The scandal of state-sponsored age discrimination
Rosie asks why she’s paid less than her older co-workers when she puts in just as much effort
Equal respect, worth, and dignity are leading principles in modern politics and culture. It is a widespread belief that a person should not be paid less than their colleagues in the same role purely due to a difference in background. We see this sentiment protected in UK laws such as the Equal Pay Act of 1970 which prevents discrimination in employment between men and women.
However, this sentiment is also infringed upon in the UK laws that give us varying minimum wage rates. If you are below 25 you are not entitled to the National Living Wage (£8.72 as of April 2020), but rather lower ‘National Minimum Wages.’ At its most extreme, due to age, a younger person can earn just 52% of the National Living Wage of their older colleagues with the same job.
I am 19 and an employee at a shoe retail shop where, although more experienced than a lot of my colleagues, I am paid 74 pence to every pound they make because of my age.
Under the Equality Act (2010) section 4, Age is listed as a ‘protected characteristic’. Further on in the Act to defines direct discrimination as “A person (A) discriminates against another (B) if, because of a protected characteristic, A treats B less favourably than A treats or would treat others.” I would contend that under 25-year-olds are being treated less favourably by employers and by extension our government, than those aged over 25. Therefore under 25-year-olds are, under the guidelines of UK legislation, being discriminated against.
This is justified by its supporters through the idea that young people may be less experienced and therefore less effective than other colleagues. But this is frequently not the case. I am 19 and an employee at a shoe retail shop where, although more experienced than a lot of my colleagues, I am paid 74 pence to every pound they make because of my age. However, I do not do 74% of their job nor am I 26% less efficient. Rather I am often given the responsibility to train these older colleagues, who are paid more than I am.
A key reason my lower wage frustrates me is that this wasn’t always the case. My employer used to recognise the equal worth of me and my colleagues and paid us equally accordingly – but with a new contract, I was given a sharp pay cut, whilst my older colleagues were unaffected. I remember the first shift I had after these changes. I came in feeling deflated and undervalued. That day I was the top seller in the shop.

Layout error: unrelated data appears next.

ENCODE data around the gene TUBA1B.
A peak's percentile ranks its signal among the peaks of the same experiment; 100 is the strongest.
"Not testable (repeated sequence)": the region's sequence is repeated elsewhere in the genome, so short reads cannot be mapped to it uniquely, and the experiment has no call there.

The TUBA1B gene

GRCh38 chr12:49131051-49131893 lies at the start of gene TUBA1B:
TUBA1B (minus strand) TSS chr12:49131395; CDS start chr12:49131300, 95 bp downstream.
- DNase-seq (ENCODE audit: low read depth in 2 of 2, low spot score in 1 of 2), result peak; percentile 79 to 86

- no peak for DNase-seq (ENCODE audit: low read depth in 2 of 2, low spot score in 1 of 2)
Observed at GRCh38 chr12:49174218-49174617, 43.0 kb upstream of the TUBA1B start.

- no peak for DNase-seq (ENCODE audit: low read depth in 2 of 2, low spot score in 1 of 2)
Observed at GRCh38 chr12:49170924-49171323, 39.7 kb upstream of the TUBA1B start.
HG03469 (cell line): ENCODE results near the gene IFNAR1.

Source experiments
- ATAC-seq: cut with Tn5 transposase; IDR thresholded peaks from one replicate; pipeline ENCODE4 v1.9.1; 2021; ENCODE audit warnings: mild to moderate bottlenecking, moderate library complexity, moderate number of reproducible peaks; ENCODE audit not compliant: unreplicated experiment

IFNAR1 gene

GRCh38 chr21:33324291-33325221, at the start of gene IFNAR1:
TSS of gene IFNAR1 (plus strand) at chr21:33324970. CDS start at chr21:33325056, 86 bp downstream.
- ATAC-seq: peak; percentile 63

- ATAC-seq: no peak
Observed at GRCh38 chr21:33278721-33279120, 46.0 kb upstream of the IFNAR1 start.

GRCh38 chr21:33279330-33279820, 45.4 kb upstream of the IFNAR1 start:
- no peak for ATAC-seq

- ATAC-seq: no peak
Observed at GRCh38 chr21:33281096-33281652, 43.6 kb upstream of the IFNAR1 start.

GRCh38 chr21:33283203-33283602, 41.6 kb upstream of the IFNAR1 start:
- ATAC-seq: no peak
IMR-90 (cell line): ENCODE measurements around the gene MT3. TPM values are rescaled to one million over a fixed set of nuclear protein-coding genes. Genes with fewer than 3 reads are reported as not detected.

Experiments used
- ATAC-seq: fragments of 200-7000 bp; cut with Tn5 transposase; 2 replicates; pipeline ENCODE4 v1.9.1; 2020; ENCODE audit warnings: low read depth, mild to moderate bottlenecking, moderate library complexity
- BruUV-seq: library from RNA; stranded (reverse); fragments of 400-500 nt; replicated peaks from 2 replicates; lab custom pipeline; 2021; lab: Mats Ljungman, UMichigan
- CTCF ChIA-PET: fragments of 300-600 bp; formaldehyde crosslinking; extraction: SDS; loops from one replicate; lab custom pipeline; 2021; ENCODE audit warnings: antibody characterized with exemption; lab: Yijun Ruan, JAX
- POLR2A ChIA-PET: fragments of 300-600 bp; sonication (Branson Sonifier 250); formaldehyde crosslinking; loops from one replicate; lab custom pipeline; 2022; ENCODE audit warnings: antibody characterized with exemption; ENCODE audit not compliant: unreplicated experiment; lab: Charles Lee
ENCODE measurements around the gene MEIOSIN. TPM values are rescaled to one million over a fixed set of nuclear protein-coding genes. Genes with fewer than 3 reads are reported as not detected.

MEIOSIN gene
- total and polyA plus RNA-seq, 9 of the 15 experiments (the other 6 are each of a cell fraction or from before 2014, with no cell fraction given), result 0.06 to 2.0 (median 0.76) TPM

I do not do 74% of their job nor am I 26% less efficient. Rather I am often given the responsibility to train these older colleagues, who are paid more than I am.
The way I view my expenditure is in ‘hours worked.’ For example, a monthly utility and shopping bill for me comes to around £120. This used to equate to fourteen and a half hours of work. Now, it equates to almost nineteen hours. Like many, my income is used to subsidise my university expenditure, which means that I’m constantly balancing academics and my social life with my job. This balancing act got a whole lot harder when I got a pay cut.
Another argument used in favour of paying younger people less is that these brackets are required to help promote greater youth employment to employers who are trying to save money. This justification is, in my eyes, not reason enough to have systemized discrimination, as well as a contradiction, in our laws. What if we apply this logic to other ‘protected characteristics’ cited in the Equalities Act, like gender? Would society accept it if, due to the detrimental effects of unemployment on women, to promote greater employment, women were given to a lower wage than men? If not, why does society accept the discriminatory treatment of older workers on the basis of pay?
I was given a sharp pay cut, whilst my older colleagues were unaffected. I remember the first shift I had after these changes. I came in feeling deflated and undervalued. That day I was the top seller in the shop.
A further flawed basis for these lower pay brackets is that the law assumes young adults always have family support. Again, this is often not the case. Younger workers without such luxury do not just pay 74% of their rent, transport cost, heating, water, electricity, toiletries nor food shopping – but they should, in proportion to their older peers. We are not given a legal right to the National Living Wage but we still have to finance our cost of living.
The aforementioned age pay gap is greater than almost all other prevalent pay gaps in the UK. However, age discrimination is codified as legitimate policy. We need the government to stop the scandal of state-sponsored age discrimination. I accept that youth unemployment, like all unemployment, is harmful. But shouldn’t we react to it with further upskilling, rather than devaluing and discriminating against younger labour market participants? If I do what is required from me and often more, should I not be paid a living wage?
Are you affected by this law? What’s your take? Let us know in the comments.
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